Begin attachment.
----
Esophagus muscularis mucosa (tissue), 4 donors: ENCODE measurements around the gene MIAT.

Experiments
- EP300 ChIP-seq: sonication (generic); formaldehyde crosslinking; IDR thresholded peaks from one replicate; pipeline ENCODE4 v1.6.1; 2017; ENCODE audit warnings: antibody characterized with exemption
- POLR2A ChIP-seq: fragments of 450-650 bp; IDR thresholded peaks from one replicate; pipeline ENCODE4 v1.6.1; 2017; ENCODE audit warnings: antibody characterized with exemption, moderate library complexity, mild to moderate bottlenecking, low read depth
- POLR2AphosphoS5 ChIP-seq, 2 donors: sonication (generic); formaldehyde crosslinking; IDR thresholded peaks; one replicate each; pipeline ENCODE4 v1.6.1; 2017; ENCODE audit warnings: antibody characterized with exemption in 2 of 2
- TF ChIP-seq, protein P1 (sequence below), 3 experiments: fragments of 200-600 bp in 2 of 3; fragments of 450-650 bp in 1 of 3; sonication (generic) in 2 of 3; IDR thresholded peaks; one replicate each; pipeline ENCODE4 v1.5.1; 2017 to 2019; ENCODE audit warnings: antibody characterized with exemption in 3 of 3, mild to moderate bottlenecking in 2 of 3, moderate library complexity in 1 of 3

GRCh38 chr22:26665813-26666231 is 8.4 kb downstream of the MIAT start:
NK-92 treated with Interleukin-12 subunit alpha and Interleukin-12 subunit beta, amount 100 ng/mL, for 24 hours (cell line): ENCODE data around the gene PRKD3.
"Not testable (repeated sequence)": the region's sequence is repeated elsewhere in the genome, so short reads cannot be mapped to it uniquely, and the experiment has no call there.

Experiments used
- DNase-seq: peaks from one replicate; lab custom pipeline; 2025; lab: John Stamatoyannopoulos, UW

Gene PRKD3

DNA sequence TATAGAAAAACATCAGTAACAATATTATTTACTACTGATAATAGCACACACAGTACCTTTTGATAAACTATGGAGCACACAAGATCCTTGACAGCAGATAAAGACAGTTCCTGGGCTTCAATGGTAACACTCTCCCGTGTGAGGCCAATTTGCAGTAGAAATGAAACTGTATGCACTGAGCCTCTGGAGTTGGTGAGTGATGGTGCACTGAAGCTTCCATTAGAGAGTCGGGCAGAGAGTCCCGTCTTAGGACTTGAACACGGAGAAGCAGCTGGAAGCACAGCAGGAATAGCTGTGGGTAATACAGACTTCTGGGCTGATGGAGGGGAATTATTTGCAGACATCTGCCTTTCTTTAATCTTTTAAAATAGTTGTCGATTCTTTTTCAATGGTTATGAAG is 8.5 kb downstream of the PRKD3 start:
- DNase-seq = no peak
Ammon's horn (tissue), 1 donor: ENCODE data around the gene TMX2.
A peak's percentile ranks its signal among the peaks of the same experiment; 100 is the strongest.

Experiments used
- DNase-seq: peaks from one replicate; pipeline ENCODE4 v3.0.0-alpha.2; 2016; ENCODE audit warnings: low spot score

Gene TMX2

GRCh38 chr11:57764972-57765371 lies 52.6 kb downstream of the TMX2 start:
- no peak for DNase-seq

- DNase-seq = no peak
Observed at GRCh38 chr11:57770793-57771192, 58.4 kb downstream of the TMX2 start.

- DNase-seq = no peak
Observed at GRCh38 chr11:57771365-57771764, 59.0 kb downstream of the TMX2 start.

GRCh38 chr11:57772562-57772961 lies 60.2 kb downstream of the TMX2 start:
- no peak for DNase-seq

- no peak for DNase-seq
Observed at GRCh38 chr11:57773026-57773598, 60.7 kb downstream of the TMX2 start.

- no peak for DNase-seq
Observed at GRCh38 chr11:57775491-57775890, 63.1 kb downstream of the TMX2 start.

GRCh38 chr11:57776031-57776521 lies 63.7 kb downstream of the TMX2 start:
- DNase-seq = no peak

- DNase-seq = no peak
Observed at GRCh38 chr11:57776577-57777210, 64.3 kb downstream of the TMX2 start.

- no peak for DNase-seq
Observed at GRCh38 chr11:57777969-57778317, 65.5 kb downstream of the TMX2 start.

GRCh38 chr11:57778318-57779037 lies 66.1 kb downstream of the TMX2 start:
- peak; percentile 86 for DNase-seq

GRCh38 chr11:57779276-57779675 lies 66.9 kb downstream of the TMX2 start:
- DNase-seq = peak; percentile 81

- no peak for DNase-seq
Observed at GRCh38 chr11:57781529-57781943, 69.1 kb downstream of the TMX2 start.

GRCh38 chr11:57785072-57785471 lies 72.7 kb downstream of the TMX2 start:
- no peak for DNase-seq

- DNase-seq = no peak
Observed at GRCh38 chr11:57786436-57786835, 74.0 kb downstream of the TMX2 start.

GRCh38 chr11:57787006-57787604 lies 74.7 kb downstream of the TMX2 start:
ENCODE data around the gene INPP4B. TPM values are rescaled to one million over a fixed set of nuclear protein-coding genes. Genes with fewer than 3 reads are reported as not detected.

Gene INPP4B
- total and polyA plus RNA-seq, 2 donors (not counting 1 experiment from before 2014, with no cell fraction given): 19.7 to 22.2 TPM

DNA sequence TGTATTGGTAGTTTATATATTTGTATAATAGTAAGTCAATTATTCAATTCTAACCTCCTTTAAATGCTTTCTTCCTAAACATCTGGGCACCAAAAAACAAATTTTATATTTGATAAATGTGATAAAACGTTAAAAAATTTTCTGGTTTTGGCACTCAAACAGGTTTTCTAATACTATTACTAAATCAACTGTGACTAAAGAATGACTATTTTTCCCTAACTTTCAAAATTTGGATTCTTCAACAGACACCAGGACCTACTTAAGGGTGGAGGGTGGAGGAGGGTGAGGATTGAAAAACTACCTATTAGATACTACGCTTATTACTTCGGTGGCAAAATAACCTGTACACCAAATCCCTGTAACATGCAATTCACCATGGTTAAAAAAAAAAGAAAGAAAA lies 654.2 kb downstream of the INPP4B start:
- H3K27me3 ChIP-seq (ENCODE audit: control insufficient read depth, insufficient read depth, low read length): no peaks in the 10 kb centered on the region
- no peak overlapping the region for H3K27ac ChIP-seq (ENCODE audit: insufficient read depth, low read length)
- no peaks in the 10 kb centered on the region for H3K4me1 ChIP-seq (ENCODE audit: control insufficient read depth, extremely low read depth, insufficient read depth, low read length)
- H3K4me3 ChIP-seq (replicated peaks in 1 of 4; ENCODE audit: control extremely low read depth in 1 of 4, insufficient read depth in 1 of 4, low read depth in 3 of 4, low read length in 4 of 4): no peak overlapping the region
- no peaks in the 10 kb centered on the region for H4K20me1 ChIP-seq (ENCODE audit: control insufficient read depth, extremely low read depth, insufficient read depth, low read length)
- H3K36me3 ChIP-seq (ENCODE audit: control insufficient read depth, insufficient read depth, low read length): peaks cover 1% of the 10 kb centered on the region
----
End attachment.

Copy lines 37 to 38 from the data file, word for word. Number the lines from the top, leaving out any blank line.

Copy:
Observed at GRCh38 chr11:57777969-57778317, 65.5 kb downstream of the TMX2 start.

GRCh38 chr11:57778318-57779037 lies 66.1 kb downstream of the TMX2 start: